I did dual enrollment in high school so I got my high school diploma in 2011, graduated with Associate's in Science in 2012 and a GPA of 3.26. I took the necessary training to become an EMT for college credit but I didn't go through the state testing to become lisensed(a very expensive test). I graduated in December so I'm taking the spring semester off and I'm gonna be volunteering at a hospital. I've already had an interview, the head of the department thinks I may be able to help them in their ER.
I'm just worried no school in Massachusetts will accept me with less than a 3.5 GPA. I live in Mass, it'd be so much cheaper to stay here. First I wanted to go to UMass Dartmouth but it seems they don't let any transfers into their nursing program. Now I want to go to UMass Lowell but now I'm starting to doubt myself and think I should only apply to "safe schools" that I'm pretty sure I'd hate.
Ease my fears? Give me suggestions on more I can do?
Jan 20, '13
You've accomplished more in a short amount of time than many pre-nursing students have. You have a GPA many students would love to have. I won't sugar coat it for you: Nursing schools are getting more and more difficult to get into. However, under no circumstances should that stop you from pursuing your goals. GPA's are becoming more important in the package, but remember it's not the whole package. It's how you present yourself in your letter of intention to the school, the experience you gained during your studies, how that experience will contribute to your education and nursing career, letters of reference from those supervisors, physicians, charge nurses that have seen your work, any contributions to research you may have assisted in.
It's similiar to getting into the Masters Program; students believe the GRE scores are the end all. Not true. Explaining the reasoning for the low scores or low GPA together with experience and contributions to the profession can be a plus. Trust me, some people that have achieved their Masters degrees, didn't have the best of GPA's in nursing or other professions.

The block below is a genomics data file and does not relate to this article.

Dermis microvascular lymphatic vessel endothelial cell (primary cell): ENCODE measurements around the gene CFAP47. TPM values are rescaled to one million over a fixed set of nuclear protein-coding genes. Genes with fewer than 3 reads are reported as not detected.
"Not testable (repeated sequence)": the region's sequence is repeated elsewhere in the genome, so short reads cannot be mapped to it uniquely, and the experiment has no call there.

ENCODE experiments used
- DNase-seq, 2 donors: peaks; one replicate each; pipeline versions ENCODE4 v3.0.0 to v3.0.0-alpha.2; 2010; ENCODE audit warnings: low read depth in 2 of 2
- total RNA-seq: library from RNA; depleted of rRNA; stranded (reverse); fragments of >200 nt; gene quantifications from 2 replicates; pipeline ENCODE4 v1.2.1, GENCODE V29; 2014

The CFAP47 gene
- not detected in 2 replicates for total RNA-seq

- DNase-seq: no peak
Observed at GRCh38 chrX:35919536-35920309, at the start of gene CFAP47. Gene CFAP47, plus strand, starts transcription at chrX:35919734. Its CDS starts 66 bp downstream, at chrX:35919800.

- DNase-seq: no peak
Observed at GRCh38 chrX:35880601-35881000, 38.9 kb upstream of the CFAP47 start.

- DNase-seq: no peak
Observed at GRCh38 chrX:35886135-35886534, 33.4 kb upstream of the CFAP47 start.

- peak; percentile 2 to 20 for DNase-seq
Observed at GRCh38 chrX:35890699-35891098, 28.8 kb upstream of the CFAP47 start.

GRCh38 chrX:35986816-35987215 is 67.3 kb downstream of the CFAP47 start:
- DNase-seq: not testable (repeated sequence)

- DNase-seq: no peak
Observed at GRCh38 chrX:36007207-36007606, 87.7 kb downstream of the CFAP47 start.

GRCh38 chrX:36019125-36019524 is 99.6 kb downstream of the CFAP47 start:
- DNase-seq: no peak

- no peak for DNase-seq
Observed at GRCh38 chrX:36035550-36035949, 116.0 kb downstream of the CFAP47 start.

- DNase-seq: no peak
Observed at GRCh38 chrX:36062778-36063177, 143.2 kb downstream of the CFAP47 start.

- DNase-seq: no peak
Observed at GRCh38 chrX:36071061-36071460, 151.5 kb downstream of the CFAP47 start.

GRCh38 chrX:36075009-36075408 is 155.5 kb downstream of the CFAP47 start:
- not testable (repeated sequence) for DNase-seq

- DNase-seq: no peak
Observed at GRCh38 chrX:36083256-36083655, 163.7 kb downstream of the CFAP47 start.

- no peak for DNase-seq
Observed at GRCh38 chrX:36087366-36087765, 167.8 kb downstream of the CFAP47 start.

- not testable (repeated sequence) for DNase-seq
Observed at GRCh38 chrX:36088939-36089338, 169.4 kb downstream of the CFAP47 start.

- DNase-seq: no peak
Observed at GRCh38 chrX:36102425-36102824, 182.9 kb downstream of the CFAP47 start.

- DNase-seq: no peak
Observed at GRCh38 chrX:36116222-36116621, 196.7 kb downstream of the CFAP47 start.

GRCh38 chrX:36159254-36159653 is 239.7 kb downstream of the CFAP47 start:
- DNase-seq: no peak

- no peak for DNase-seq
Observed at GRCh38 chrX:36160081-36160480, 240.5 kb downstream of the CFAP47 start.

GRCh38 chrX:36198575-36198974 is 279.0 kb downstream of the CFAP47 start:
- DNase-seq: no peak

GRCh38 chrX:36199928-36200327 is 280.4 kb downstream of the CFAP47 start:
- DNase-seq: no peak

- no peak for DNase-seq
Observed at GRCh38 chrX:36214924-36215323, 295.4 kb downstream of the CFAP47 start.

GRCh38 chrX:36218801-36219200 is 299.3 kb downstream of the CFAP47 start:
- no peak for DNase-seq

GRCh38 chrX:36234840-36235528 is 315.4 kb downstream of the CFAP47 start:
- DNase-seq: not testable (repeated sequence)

It may take you sometime to get into the nursing program of your choice, just don't limit yourself to a few schools, safe of otherwise. There will be some sacrifacing to make if you want this nursing degree. Consider the financial alternatives of moving in-state or out-of-state going to school. Talk to the college advisors as well. Talk to former nursing students. Introduce yourself to the nursing faculty.
(the old saying, "be the bad penny, he's always turning up")
Ask the faculty for their opinion and suggestions in entering the program. In other words, make yourself known. Network, even at this stage. Ask for advice from the hospital staff you will work at or volunteer.
If in the meantime if you are unable to get into the program anywhere, GAIN as much experience as you can in the ED. If there is committee that needs volunteers, volunteer; if there are classes for nurses in the hospital setting, talk to the supervisor of attending these courses for experience, do what you have to do. Put all of that in your resume package to the school. Nursing Schools look for achievers, not slackers. And, remember, GPA's do not reflect the whole person. If they did, many excellent nurses at the bedside now or in the past would not have gotten into nursing school, let alone the front door. We need nurses like you.
Last edit by taossantafe on Jan 20, '13
: Reason: Spelliing